Now You See Me. About DID

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This is reblogged from mental political parent.

Now You See Me

 

I was one of the “lucky” 200 or so people “selected” to attend see me…..now, billed as “Scotland’s Programme for Ending Mental Health Stigma and Discrimination” It was to be a “movement for change” an “agenda setting event” that was to take place over two days. In return for my attendance they offered free meals and overnight hotel accommodation; being a single parent of two children with zero support or respite in spite of suffering from a severe and enduring mental illness I’d have been mad to turn it down on that basis alone. Those of you who’ve known us for some time will know we don’t have a great track record with seeme or for that matter any of “the orgs”. It’s like rain on your wedding day, a black fly in your chardonnay that in all my time as a mental the only stigma and discrimination I’ve suffered, outwith the MH “profession” has come from the orgs. I’ve talked about it before here and grumbled about if for years on twitter. I was also persuaded to “give seeme a chance” they were re-founding, things were changing, this time it was going to be different.

I’m very keen on change, both personally and politically (with a small, very small “p” in this instance) I think I have a lot to offer to the wider mental health “movement” it’s a movement that hasn’t actually moved in years and from where I sit shows little sign of doing so but I wanted to be involved, I wanted to have my say, I wanted to be seen. I agreed to go.

The week of the conference was as ever a tumultuous one, as I sit here now I can’t tell you what that tumult looked like as I can’t remember. One can only assume it was the usual blur of depression, amnesia, suicidality, happiness, loneliness, self-injury, caffeinated drinks, insomnia, laughs with friends, trips to Tesco, wine comas, catching up with laundry, school-runs, getting up, going to bed, general madness and getting on with life and all it brings. All in all, a normal week with DID.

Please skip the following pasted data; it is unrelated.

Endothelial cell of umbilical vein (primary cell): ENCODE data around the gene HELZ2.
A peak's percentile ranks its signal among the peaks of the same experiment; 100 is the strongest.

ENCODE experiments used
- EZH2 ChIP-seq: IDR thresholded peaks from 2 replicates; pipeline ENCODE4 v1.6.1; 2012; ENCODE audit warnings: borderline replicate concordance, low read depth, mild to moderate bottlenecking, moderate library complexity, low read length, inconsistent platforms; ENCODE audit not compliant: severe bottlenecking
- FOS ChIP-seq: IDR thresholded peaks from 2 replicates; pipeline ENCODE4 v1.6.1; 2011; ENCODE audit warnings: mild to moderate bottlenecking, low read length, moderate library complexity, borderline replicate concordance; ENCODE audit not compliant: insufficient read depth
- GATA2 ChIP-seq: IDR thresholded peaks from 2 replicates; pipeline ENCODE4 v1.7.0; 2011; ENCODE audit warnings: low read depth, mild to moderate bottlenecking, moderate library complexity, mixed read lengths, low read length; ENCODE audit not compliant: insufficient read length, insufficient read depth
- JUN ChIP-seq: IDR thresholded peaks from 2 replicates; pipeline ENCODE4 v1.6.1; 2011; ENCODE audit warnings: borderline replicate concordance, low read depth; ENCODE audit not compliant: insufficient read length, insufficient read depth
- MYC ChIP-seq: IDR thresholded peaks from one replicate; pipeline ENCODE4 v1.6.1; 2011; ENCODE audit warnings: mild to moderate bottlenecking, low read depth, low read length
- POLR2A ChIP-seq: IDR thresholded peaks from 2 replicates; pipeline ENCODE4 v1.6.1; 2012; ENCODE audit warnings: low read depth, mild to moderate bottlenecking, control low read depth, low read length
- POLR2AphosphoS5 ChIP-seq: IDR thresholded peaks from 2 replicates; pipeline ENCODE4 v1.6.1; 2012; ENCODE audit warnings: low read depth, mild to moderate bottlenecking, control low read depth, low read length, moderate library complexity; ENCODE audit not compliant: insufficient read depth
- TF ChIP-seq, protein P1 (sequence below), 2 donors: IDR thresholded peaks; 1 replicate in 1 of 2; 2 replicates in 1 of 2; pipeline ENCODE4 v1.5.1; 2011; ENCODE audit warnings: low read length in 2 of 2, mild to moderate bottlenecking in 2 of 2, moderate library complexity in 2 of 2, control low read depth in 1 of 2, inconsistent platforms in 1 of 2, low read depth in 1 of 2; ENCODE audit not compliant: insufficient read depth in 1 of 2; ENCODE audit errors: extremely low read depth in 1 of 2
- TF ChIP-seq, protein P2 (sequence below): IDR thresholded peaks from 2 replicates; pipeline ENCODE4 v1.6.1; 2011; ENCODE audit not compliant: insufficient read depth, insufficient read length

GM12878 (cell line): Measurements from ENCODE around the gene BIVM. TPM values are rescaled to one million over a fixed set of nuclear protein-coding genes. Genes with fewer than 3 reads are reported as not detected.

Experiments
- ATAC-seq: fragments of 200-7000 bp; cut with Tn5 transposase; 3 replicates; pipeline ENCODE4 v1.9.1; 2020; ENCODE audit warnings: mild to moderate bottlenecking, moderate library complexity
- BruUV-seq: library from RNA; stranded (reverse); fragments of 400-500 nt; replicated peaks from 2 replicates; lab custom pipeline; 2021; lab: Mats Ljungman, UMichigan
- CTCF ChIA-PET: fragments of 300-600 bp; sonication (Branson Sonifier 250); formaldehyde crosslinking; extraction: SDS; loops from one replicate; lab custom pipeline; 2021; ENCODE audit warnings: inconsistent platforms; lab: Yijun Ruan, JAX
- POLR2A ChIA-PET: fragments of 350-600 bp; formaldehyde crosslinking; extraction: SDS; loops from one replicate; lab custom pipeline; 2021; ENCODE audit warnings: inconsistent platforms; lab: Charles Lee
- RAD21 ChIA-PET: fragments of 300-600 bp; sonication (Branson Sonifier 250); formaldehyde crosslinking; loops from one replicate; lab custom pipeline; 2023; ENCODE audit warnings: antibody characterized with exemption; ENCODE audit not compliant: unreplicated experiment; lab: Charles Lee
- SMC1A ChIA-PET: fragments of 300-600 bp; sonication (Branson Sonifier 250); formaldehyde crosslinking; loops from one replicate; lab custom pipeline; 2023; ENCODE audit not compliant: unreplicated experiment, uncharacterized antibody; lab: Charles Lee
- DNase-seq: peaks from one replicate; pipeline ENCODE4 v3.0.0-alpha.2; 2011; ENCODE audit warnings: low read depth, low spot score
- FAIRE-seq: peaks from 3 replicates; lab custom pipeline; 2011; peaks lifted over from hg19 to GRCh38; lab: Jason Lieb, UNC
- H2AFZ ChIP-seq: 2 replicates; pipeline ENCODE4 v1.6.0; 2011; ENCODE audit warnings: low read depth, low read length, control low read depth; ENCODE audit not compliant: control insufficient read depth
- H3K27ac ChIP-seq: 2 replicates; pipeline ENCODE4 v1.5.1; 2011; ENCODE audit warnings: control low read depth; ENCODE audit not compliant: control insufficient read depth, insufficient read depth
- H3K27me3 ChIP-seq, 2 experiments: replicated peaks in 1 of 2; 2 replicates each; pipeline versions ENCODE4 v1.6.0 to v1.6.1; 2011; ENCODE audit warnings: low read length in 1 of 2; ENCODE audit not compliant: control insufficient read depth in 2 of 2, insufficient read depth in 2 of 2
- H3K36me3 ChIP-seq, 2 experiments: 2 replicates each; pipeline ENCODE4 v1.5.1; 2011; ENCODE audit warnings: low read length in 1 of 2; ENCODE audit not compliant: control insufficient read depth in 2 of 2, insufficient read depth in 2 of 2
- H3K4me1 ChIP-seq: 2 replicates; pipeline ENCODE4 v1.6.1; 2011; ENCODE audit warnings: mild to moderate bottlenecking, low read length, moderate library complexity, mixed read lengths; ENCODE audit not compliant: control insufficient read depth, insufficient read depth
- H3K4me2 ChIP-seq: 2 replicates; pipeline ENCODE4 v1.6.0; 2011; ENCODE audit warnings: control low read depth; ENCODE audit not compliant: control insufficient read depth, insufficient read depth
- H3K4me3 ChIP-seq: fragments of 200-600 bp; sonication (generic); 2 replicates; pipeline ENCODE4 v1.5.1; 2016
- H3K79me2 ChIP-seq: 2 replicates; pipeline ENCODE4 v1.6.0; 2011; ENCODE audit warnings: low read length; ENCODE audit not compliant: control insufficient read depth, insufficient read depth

All week however I sat with the pervasive feeling/knowledge that though I wanted to be part of “a movement for change” and though I wanted to have my say and be seen, I didn’t think an event run by seeme was the best way for me to do it. I really wasn’t up for it at all.

I don’t doubt some personal/pathological reasons for not going crept in; it was a huge thing for me to do, to go “out there” again after some 5 years out of the loop, out of any loop. I had to consider whether it was safe for us to do, after all my twitter account is public, the venue of the conference was publicised so there were some risks to be managed. I briefly considered our “stability” and whether that in itself was a factor in my reluctance to go but rapidly disregarded it. If we wait until we’re stable to do anything then we’ll never do anything. Where stability fails, heavy dissociation kicks in. Though I’ve been impotent for almost 5 years in a “work” sense I haven’t lost any of my own, individual skill set. Many of those who share my life/mind/body have similar skills and more than anything we’ve learned recently that a mind like ours needs

Things

To

Do

I arrived at the conference having had to endure a drive with the car playing various tricks, a “low pressure warning” and a very noisy brake disc, it wasn’t the best journey I’ve ever had but I arrived on time. Things kicked-off at 9.30 ish with the usual conferency, welcome type talk but this talk had added extras. There was the usual warning that the fire alarm would be tested at 1pm, fine, it’s good to know we didn’t have to flee a possibly burning building, and there was probably some stuff about room check-in, lunch and things, fine. What was also broadcast to the conference hall was a telephone number by which attendees could access “trained staff available to offer advice and support”.